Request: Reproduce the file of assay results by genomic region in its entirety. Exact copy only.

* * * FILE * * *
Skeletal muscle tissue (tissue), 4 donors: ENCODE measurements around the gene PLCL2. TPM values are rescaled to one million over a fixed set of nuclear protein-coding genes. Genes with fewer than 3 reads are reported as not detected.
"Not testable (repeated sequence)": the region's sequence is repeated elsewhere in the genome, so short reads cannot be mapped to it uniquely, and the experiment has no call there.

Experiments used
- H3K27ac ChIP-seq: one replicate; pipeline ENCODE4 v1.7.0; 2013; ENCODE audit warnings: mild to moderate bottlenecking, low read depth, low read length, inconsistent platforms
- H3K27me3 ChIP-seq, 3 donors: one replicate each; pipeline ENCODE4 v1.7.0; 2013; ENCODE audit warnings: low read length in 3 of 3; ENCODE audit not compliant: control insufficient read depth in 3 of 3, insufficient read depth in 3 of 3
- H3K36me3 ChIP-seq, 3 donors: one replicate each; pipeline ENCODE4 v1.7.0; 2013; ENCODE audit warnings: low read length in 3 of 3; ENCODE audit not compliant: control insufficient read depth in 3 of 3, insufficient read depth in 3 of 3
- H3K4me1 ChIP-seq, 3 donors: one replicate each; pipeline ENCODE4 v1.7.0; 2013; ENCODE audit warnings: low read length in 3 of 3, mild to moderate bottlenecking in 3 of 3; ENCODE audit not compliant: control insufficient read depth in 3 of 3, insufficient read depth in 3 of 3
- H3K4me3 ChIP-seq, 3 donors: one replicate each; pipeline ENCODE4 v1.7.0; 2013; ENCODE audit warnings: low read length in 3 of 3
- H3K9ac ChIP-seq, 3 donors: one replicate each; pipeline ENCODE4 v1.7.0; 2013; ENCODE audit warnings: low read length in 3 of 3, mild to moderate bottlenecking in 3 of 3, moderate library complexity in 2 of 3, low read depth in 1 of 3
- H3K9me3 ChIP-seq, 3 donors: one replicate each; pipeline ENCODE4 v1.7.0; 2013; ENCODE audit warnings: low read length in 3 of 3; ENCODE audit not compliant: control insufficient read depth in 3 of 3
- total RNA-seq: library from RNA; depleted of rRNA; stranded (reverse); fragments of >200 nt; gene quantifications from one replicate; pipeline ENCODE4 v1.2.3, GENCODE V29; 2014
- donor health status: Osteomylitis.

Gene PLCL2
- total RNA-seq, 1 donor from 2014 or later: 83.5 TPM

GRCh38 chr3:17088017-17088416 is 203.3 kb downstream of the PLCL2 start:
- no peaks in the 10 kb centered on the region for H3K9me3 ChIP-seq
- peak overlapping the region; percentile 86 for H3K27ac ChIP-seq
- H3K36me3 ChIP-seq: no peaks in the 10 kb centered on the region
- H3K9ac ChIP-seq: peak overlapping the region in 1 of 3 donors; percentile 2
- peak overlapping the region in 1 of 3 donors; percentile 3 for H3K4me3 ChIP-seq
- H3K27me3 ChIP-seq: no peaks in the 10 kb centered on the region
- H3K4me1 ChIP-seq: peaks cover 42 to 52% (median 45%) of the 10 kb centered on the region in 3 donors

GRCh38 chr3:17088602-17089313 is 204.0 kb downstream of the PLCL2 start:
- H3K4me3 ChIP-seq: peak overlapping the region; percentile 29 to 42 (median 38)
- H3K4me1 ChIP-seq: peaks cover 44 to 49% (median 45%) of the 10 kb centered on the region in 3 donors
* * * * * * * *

Skeletal muscle tissue (tissue), 4 donors: ENCODE measurements around the gene PLCL2. TPM values are rescaled to one million over a fixed set of nuclear protein-coding genes. Genes with fewer than 3 reads are reported as not detected.
"Not testable (repeated sequence)": the region's sequence is repeated elsewhere in the genome, so short reads cannot be mapped to it uniquely, and the experiment has no call there.

Experiments used
- H3K27ac ChIP-seq: one replicate; pipeline ENCODE4 v1.7.0; 2013; ENCODE audit warnings: mild to moderate bottlenecking, low read depth, low read length, inconsistent platforms
- H3K27me3 ChIP-seq, 3 donors: one replicate each; pipeline ENCODE4 v1.7.0; 2013; ENCODE audit warnings: low read length in 3 of 3; ENCODE audit not compliant: control insufficient read depth in 3 of 3, insufficient read depth in 3 of 3
- H3K36me3 ChIP-seq, 3 donors: one replicate each; pipeline ENCODE4 v1.7.0; 2013; ENCODE audit warnings: low read length in 3 of 3; ENCODE audit not compliant: control insufficient read depth in 3 of 3, insufficient read depth in 3 of 3
- H3K4me1 ChIP-seq, 3 donors: one replicate each; pipeline ENCODE4 v1.7.0; 2013; ENCODE audit warnings: low read length in 3 of 3, mild to moderate bottlenecking in 3 of 3; ENCODE audit not compliant: control insufficient read depth in 3 of 3, insufficient read depth in 3 of 3
- H3K4me3 ChIP-seq, 3 donors: one replicate each; pipeline ENCODE4 v1.7.0; 2013; ENCODE audit warnings: low read length in 3 of 3
- H3K9ac ChIP-seq, 3 donors: one replicate each; pipeline ENCODE4 v1.7.0; 2013; ENCODE audit warnings: low read length in 3 of 3, mild to moderate bottlenecking in 3 of 3, moderate library complexity in 2 of 3, low read depth in 1 of 3
- H3K9me3 ChIP-seq, 3 donors: one replicate each; pipeline ENCODE4 v1.7.0; 2013; ENCODE audit warnings: low read length in 3 of 3; ENCODE audit not compliant: control insufficient read depth in 3 of 3
- total RNA-seq: library from RNA; depleted of rRNA; stranded (reverse); fragments of >200 nt; gene quantifications from one replicate; pipeline ENCODE4 v1.2.3, GENCODE V29; 2014
- donor health status: Osteomylitis.

Gene PLCL2
- total RNA-seq, 1 donor from 2014 or later: 83.5 TPM

GRCh38 chr3:17088017-17088416 is 203.3 kb downstream of the PLCL2 start:
- no peaks in the 10 kb centered on the region for H3K9me3 ChIP-seq
- peak overlapping the region; percentile 86 for H3K27ac ChIP-seq
- H3K36me3 ChIP-seq: no peaks in the 10 kb centered on the region
- H3K9ac ChIP-seq: peak overlapping the region in 1 of 3 donors; percentile 2
- peak overlapping the region in 1 of 3 donors; percentile 3 for H3K4me3 ChIP-seq
- H3K27me3 ChIP-seq: no peaks in the 10 kb centered on the region
- H3K4me1 ChIP-seq: peaks cover 42 to 52% (median 45%) of the 10 kb centered on the region in 3 donors

GRCh38 chr3:17088602-17089313 is 204.0 kb downstream of the PLCL2 start:
- H3K4me3 ChIP-seq: peak overlapping the region; percentile 29 to 42 (median 38)
- H3K4me1 ChIP-seq: peaks cover 44 to 49% (median 45%) of the 10 kb centered on the region in 3 donors